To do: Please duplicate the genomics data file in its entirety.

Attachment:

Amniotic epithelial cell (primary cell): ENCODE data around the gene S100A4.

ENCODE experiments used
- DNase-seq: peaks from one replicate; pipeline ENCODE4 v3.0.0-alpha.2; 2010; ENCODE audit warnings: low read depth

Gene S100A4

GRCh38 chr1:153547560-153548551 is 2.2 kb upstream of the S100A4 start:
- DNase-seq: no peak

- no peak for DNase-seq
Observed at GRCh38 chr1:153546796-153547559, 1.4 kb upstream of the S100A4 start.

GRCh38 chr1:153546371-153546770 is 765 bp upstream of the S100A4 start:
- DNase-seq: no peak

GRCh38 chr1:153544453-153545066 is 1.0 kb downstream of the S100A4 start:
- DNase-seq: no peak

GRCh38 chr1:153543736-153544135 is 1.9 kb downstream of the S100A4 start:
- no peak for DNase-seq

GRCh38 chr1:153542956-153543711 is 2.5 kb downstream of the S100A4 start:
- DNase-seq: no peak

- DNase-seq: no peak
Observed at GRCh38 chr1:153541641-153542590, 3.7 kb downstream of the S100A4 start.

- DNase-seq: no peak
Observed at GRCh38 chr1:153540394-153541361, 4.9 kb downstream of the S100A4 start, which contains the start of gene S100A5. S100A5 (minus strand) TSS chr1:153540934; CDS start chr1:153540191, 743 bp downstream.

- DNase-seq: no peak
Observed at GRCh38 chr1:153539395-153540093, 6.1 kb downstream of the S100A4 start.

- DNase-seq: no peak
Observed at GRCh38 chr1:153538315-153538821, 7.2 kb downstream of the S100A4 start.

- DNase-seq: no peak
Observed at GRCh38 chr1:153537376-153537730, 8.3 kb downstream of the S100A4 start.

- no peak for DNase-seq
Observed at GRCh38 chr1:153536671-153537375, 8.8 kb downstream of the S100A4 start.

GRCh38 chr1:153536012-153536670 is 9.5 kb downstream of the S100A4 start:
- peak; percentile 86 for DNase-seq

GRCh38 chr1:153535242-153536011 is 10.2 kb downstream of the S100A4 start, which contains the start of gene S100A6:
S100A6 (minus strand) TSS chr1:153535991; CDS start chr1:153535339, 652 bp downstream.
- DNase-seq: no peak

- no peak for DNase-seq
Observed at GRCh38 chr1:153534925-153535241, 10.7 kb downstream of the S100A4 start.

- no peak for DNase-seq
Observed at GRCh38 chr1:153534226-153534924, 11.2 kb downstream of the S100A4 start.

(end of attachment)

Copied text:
Amniotic epithelial cell (primary cell): ENCODE data around the gene S100A4.

ENCODE experiments used
- DNase-seq: peaks from one replicate; pipeline ENCODE4 v3.0.0-alpha.2; 2010; ENCODE audit warnings: low read depth

Gene S100A4

GRCh38 chr1:153547560-153548551 is 2.2 kb upstream of the S100A4 start:
- DNase-seq: no peak

- no peak for DNase-seq
Observed at GRCh38 chr1:153546796-153547559, 1.4 kb upstream of the S100A4 start.

GRCh38 chr1:153546371-153546770 is 765 bp upstream of the S100A4 start:
- DNase-seq: no peak

GRCh38 chr1:153544453-153545066 is 1.0 kb downstream of the S100A4 start:
- DNase-seq: no peak

GRCh38 chr1:153543736-153544135 is 1.9 kb downstream of the S100A4 start:
- no peak for DNase-seq

GRCh38 chr1:153542956-153543711 is 2.5 kb downstream of the S100A4 start:
- DNase-seq: no peak

- DNase-seq: no peak
Observed at GRCh38 chr1:153541641-153542590, 3.7 kb downstream of the S100A4 start.

- DNase-seq: no peak
Observed at GRCh38 chr1:153540394-153541361, 4.9 kb downstream of the S100A4 start, which contains the start of gene S100A5. S100A5 (minus strand) TSS chr1:153540934; CDS start chr1:153540191, 743 bp downstream.

- DNase-seq: no peak
Observed at GRCh38 chr1:153539395-153540093, 6.1 kb downstream of the S100A4 start.

- DNase-seq: no peak
Observed at GRCh38 chr1:153538315-153538821, 7.2 kb downstream of the S100A4 start.

- DNase-seq: no peak
Observed at GRCh38 chr1:153537376-153537730, 8.3 kb downstream of the S100A4 start.

- no peak for DNase-seq
Observed at GRCh38 chr1:153536671-153537375, 8.8 kb downstream of the S100A4 start.

GRCh38 chr1:153536012-153536670 is 9.5 kb downstream of the S100A4 start:
- peak; percentile 86 for DNase-seq

GRCh38 chr1:153535242-153536011 is 10.2 kb downstream of the S100A4 start, which contains the start of gene S100A6:
S100A6 (minus strand) TSS chr1:153535991; CDS start chr1:153535339, 652 bp downstream.
- DNase-seq: no peak

- no peak for DNase-seq
Observed at GRCh38 chr1:153534925-153535241, 10.7 kb downstream of the S100A4 start.

- no peak for DNase-seq
Observed at GRCh38 chr1:153534226-153534924, 11.2 kb downstream of the S100A4 start.